Thursday, May 10, 2007

Thursday Musings

The same day U.S. Stocks Tumble Most in 2 Months on Slowing Economy Concern the western financial press takes notice that Hugo Chávez moves into banking. I’m not positing cause and effect but rather an observation that vermin have been feasting on the foundations of the mansion. I suspect the short term will be just fine, however, as the money players simply can not resist trying to beat the returns on cash.

Bill Roggio continues telling stories of Iraq that run counter to claims that murdering thugs hiding behind the false legitimacy of Islam are poised to conquer all of Babylon.

The Diyala Salvation Front: In early March, Al Sabaah reported the local sheikhs in Diyala were organizing against al-Qaeda and its Islamic State of Iraq, "which [is] spreading corruption in the province districts." Today, the speculation has become a reality, as "Arab tribesmen in Baqubah have said they will form a tribal alliance to cleanse the Diyala province of foreign fighters and those of the al-Qaeda terrorist network in Iraq."

Over 2,000 hardened al Qaeda fighters fled Baghdad and are operating in Diyala. An American intelligence official and a U.S. military officer informs us that al Qaeda is operating along the lines of Hezbollah's military structure in Lebanon. Recent al Qaeda attacks in the region bear this out. Al Qaeda is organized in small military units with infantry, mortars, anti-tank and anti-aircraft teams, as well as suicide and IED cells and the accompanying logistical nodes. Al Qaeda has been conducting a terror campaign to remove tribal leaders and others who oppose them, while waging a campaign of intimidation designed to cower the local population.

And while all American politicians sound devoid of grand visions eloquently articulated, there is a new voice on the larger stage speaking with the moral courage of fresh triumph.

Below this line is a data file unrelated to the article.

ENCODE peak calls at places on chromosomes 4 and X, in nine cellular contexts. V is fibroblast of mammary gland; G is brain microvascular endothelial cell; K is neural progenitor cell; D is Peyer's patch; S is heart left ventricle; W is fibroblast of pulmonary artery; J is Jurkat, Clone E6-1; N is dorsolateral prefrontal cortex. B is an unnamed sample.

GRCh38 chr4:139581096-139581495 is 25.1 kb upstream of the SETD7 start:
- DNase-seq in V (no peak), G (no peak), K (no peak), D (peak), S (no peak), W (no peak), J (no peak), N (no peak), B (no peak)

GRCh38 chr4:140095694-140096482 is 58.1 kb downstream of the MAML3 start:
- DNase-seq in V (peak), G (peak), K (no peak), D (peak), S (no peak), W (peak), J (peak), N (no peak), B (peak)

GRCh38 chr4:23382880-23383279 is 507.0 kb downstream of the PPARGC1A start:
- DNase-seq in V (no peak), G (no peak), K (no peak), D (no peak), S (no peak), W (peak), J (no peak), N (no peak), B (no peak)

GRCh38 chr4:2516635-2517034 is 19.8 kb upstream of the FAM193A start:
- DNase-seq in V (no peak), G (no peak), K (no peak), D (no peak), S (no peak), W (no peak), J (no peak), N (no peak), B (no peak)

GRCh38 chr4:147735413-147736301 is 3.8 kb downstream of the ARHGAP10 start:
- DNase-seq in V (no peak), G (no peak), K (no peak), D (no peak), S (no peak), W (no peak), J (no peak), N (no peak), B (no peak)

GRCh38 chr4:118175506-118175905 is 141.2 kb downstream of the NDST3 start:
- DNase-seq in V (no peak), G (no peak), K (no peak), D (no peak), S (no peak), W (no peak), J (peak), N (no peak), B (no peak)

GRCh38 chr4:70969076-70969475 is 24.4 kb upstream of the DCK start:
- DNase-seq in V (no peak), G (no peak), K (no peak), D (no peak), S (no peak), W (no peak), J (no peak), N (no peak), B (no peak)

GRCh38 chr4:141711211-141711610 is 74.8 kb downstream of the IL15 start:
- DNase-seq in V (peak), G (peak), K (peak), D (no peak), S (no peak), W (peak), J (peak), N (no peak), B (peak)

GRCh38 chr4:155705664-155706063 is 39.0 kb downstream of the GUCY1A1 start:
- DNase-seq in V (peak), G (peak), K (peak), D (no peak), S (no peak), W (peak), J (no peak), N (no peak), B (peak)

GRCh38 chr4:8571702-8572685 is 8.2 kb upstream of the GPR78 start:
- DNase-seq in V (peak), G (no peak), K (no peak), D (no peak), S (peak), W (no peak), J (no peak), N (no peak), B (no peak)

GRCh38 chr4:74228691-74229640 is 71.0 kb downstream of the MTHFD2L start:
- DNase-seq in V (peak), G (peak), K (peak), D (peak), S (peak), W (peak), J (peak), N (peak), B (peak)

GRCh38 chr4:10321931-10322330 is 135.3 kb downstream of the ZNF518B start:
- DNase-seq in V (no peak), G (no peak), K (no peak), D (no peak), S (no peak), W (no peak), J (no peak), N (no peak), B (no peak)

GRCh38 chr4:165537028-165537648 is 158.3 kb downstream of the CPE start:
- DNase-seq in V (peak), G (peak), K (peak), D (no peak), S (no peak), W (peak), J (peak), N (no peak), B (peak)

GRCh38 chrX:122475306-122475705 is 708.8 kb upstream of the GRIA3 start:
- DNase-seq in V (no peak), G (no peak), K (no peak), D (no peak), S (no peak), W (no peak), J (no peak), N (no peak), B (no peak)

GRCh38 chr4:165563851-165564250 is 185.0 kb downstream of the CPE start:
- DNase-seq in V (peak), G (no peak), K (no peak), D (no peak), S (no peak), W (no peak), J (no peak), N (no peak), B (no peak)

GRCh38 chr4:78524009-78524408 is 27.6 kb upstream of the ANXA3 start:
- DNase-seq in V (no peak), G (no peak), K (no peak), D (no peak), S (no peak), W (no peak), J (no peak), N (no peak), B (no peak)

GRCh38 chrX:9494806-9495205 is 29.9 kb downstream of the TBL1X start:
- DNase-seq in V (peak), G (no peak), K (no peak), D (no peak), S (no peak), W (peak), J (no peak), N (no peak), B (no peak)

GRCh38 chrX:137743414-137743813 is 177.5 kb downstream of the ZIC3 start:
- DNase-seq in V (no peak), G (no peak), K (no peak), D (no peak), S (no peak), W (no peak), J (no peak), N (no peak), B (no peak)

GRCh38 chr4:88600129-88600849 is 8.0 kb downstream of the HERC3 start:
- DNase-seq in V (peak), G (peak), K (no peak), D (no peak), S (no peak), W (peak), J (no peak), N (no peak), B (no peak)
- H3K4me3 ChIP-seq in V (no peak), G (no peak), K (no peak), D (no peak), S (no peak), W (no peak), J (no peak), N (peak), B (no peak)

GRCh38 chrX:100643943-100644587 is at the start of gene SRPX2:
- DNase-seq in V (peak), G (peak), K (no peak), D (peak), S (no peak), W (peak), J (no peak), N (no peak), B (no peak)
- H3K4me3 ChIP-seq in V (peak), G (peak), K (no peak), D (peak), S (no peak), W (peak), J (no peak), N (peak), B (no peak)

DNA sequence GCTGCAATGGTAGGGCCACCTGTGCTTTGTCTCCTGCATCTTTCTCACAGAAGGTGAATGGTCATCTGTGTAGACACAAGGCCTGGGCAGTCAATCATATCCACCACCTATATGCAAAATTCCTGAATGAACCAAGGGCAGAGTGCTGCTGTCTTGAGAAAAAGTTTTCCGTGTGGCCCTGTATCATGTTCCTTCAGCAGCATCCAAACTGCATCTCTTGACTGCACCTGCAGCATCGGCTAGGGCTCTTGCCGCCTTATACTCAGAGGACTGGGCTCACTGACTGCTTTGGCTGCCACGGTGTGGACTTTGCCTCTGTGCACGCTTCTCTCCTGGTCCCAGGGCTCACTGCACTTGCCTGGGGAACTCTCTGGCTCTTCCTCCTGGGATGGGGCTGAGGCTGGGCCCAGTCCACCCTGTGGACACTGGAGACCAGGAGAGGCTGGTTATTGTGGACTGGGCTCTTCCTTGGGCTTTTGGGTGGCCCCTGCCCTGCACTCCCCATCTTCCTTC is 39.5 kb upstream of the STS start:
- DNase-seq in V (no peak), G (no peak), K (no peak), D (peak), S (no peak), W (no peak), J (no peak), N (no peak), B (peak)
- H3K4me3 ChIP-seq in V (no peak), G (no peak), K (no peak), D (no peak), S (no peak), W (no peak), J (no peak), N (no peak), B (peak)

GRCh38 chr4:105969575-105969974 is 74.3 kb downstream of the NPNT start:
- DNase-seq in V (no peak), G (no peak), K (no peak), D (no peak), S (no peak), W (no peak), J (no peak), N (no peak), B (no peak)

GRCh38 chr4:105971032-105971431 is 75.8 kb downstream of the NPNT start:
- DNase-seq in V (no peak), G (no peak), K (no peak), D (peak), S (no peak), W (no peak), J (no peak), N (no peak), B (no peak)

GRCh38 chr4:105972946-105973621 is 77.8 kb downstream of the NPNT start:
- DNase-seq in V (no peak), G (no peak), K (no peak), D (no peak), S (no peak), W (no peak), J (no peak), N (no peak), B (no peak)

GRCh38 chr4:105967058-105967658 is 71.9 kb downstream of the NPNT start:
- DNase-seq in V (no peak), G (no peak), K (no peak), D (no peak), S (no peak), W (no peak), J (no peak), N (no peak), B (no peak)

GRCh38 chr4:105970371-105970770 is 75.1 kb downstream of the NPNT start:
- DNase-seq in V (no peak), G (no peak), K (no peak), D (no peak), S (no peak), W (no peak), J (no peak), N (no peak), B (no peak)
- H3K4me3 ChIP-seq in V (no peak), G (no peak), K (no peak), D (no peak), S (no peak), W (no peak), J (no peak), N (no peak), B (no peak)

The New France: Nation-states are no longer the sole actors on the international stage. New powers and new themes have emerged. My problem with realpolitik is that it limits diplomatic action in an effort to leave unchanged the reality of the world. "Stability" and status quo are their obsessions. But the pursuit of status quo is not a policy; it is akin to giving up. Stability for stability's sake is not how I conceive the world. The steadfast adherence to stability leads to turning a blind eye to cruelty and injustice. I add that today, all action is done under the informed and vigilant gaze of public opinion, both national and international. We cannot claim ignorance anymore, so we are loosing the possibility of remaining silent in the face of genocide or criminal behavior.

There are times I believe a period of economic hardship, or another close flash of the evil of violence, or disgust finally awaking the population in revolt against the lesser souls who claim to lead us would yield an eventual net positive. Then I think better.